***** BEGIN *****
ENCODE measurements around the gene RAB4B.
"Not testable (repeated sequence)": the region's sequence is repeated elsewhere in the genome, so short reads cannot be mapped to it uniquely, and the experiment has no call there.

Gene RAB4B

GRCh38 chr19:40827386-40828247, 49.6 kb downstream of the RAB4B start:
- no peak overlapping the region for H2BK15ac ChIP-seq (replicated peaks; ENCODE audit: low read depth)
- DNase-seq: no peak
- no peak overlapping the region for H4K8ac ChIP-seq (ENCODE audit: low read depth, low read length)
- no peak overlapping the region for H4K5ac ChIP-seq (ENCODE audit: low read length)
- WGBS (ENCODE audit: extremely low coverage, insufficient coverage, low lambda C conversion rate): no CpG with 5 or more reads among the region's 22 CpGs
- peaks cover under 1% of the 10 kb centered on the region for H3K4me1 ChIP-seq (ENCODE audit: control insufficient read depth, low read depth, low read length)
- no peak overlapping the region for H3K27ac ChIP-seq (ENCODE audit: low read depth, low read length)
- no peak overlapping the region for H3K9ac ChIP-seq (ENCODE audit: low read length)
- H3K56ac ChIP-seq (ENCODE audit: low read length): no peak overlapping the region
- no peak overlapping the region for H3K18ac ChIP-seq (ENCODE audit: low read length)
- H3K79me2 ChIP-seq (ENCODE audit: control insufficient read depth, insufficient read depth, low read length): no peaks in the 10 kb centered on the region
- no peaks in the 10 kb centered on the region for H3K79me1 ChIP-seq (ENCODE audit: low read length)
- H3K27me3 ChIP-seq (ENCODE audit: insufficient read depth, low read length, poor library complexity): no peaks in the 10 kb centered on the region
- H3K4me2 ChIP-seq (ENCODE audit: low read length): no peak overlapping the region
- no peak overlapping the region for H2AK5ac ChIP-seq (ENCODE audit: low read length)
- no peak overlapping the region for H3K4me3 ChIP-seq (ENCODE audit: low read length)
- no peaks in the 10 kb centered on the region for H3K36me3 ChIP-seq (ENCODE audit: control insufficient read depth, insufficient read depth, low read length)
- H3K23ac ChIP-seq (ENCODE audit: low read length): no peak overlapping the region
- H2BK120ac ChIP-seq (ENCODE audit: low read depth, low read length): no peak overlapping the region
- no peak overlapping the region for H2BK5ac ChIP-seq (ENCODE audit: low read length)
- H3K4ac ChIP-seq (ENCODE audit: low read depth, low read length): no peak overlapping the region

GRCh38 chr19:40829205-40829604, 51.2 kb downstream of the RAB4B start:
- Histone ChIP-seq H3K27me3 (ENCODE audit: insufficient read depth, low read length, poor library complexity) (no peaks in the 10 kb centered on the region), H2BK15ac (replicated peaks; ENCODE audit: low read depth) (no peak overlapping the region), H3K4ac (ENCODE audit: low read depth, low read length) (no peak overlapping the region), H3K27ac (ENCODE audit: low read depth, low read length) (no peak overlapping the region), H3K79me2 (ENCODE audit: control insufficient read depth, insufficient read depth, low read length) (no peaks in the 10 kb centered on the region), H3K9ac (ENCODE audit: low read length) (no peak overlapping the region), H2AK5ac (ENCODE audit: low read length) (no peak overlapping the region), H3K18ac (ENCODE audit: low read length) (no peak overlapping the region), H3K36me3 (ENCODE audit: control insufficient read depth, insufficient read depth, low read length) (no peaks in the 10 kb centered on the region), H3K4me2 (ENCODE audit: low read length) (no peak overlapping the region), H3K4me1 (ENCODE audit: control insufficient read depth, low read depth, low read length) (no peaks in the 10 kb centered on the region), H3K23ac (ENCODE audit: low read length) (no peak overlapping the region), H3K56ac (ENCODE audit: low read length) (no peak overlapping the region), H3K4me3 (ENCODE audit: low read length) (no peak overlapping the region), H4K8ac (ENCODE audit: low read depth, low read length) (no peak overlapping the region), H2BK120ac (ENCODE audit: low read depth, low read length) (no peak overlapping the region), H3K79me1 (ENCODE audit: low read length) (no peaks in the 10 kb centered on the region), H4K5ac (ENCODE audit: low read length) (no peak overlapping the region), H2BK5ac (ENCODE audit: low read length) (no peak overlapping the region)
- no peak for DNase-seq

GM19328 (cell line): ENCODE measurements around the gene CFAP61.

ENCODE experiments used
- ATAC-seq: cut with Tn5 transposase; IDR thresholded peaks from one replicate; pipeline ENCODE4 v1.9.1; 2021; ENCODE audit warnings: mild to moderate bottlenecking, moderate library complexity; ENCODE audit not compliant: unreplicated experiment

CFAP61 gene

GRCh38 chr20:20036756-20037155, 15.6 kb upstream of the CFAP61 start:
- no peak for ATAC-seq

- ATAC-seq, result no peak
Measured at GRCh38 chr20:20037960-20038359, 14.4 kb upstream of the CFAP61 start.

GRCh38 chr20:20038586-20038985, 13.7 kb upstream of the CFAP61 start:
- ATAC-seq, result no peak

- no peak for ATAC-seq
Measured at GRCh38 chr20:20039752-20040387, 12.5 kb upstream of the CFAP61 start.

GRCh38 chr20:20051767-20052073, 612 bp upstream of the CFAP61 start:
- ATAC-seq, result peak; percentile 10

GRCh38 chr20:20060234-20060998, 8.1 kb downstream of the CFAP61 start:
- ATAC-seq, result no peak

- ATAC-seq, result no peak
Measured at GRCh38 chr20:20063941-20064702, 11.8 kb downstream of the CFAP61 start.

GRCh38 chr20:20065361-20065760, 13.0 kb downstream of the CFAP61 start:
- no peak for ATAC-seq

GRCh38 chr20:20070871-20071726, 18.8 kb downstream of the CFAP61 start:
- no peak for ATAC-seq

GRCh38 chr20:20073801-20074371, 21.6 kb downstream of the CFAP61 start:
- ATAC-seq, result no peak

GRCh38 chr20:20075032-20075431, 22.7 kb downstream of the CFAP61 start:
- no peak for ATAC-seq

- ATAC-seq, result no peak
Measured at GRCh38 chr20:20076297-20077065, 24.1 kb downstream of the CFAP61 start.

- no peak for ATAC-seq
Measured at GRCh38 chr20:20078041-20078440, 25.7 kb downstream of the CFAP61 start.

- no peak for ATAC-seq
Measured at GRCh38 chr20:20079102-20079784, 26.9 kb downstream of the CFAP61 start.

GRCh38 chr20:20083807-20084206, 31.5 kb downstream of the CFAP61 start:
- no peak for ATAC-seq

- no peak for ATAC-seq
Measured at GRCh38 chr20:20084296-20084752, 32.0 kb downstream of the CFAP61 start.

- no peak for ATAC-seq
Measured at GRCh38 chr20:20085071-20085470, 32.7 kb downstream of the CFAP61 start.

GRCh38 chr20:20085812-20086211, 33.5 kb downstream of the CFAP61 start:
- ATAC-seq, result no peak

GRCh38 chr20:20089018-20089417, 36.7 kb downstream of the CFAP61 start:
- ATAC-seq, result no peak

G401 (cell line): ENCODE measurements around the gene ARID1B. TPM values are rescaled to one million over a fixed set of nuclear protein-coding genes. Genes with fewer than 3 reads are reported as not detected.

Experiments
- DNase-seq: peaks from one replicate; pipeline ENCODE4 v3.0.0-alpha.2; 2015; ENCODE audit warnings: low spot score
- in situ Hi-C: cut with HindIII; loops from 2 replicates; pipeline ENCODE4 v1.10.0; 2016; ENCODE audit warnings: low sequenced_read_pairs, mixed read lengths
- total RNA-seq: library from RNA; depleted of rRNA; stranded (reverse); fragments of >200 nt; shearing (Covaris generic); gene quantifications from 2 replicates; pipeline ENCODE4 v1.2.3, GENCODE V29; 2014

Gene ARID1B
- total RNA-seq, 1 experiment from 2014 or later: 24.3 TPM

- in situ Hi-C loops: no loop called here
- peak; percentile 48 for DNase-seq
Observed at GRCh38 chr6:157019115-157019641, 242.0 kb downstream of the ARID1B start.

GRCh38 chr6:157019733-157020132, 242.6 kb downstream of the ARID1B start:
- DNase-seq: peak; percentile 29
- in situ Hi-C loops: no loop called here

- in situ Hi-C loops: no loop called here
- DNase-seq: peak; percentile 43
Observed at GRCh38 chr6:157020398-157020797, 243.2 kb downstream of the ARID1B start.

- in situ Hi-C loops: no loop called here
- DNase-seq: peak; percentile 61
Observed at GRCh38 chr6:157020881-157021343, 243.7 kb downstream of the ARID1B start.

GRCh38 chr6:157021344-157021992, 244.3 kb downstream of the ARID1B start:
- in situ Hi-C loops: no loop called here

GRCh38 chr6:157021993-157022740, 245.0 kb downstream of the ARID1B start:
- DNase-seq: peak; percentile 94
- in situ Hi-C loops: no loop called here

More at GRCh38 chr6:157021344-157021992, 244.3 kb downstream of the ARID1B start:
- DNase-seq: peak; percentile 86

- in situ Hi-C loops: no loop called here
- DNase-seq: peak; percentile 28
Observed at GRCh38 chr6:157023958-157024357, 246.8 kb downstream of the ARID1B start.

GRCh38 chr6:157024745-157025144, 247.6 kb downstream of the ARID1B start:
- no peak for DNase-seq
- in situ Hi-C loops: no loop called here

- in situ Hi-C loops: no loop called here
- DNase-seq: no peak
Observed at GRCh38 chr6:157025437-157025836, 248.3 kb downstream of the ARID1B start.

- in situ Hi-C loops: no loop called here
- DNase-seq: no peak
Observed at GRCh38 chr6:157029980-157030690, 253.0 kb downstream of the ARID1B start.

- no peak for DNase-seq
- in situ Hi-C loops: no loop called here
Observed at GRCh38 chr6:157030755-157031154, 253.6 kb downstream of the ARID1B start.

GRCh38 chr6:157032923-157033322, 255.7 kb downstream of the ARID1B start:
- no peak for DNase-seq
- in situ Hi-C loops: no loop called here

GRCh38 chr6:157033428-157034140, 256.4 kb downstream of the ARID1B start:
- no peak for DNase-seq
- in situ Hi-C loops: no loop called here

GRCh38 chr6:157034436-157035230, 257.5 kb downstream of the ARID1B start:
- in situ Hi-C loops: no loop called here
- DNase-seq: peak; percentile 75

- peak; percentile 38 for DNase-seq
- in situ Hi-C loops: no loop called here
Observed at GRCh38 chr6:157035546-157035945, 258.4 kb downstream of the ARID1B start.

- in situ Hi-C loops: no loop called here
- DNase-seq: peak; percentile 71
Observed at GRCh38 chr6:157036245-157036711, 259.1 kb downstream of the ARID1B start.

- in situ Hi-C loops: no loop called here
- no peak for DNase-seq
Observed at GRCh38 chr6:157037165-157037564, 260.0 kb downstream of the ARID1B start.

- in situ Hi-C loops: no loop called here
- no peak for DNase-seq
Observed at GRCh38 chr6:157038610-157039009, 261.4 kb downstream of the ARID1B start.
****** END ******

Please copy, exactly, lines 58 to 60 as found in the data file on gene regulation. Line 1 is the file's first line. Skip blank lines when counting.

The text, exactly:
Measured at GRCh38 chr20:20078041-20078440, 25.7 kb downstream of the CFAP61 start.

- no peak for ATAC-seq
Measured at GRCh38 chr20:20079102-20079784, 26.9 kb downstream of the CFAP61 start.